To further improve service, Transamerica will be making major investments in its infrastructure over the next three to five years. This infrastructure improvement plan includes, “technology, people, processes and re-examining how we do business. We have a number of initiatives that we’re undertaking,” Mr. Reaburn explains.
The most significant of these investments that will affect service will be the improvement of the company’s imaging workflow process. This involves scanning, imaging and storing files so that staff can have easier access to information when they have an inquiry from a distributor.
In addition to strengthening his company’s relationship with distributors, another top priority for Mr. Reaburn in his new job as president and CEO is to develop a “single strategy for the organization.”
A single vision for AEGON Canada is a new approach. Aside from Transamerica, AEGON’s subsidiaries also include AEGON Fund Management, AEGON Capital Management, AEGON Dealer Services Canada and Money Concepts. Until a few months ago, these companies were operating quite independently of each other. “It was very much a siloed approach that we had: segregated funds, life insurance, mutual funds, we have a dealership and they all kind of did their own thing...what I want, where I want to go, is to have more of a one-organization-approach.”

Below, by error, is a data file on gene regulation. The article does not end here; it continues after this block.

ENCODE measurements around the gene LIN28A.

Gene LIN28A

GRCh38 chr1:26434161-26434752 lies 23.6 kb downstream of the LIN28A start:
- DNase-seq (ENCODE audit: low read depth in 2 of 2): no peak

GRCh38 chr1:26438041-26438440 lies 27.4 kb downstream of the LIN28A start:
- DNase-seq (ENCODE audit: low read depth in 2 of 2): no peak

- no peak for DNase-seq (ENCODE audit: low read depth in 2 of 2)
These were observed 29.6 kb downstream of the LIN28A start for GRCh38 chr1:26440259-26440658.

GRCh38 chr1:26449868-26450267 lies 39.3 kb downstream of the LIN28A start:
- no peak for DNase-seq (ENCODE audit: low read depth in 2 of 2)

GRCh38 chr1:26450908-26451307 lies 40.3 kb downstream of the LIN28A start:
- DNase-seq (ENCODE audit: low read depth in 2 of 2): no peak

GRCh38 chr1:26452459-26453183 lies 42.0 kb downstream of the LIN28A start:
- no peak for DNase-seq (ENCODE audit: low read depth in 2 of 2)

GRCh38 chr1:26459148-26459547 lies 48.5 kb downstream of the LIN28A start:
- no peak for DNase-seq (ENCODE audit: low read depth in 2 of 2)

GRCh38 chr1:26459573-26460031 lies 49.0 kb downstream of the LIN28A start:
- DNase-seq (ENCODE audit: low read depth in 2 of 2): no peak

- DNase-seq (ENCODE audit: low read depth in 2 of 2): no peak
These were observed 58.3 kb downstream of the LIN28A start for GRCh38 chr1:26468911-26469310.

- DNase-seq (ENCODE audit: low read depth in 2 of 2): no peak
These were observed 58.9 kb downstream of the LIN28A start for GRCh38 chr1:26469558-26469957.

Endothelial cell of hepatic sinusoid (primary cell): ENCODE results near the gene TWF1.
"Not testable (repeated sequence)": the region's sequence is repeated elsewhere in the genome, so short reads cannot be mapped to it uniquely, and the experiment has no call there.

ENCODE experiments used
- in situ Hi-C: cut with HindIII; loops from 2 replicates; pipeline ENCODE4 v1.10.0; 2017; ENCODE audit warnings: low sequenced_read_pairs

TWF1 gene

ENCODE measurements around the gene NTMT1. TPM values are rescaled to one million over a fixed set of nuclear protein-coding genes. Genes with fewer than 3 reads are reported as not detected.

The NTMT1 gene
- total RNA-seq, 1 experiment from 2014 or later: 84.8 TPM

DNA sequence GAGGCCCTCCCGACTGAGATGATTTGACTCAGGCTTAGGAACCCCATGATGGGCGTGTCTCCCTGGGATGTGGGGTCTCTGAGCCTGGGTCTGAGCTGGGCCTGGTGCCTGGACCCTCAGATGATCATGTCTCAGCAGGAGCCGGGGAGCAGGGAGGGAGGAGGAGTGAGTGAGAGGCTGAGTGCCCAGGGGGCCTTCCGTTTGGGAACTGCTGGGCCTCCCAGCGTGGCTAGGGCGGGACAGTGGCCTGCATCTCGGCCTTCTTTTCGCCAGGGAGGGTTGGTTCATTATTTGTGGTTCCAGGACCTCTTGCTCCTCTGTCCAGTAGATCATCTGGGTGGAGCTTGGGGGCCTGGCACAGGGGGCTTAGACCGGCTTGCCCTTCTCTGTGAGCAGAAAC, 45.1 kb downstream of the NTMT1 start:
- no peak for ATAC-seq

This means developing a strategy that takes into consideration what is best for the organization as a whole so that the groups work in a single direction, he says. For example, instead of each separate group worrying over their own sales, all sales and marketing would be coordinated under one umbrella from a management perspective with the objective of better marketing all of the company’s product lines, he explains. By having a cohesive strategy, “I think we have a much better chance of prioritizing our resources and getting the most for our buck.”
This structural change at AEGON is currently being implemented, but won’t necessarily be visible to distributors. What they may notice, however, is that the insurer’s marketing activities are more co-ordinated. For example, they may receive one visit from AEGON to talk life insurance and mutual funds, instead of separate visits, he says. “It’s more of a co-ordination effort than saying we’re changing our activities.”
One of the advantages of this one-organization strategy is that it will present “a common face” of the company to the distributor, explains Mr. Reaburn. To enhance this common face, AEGON is also evaluating its branding strategy. As the company has been operating, a distributor could get a visit from someone under the name of AEGON Fund Management, and somebody else under Transamerica Life, which does not present a unified image. Mr. Reaburn says that this situation is likely to change. “We are looking at our whole branding strategy...We would like to end up with a strategy that does have more of that common face.”
Does this mean the well known Transamerica name will disappear to be replaced by the AEGON brand? “No,” Mr. Reaburn says, “I think we would be strengthening the Transamerica name.”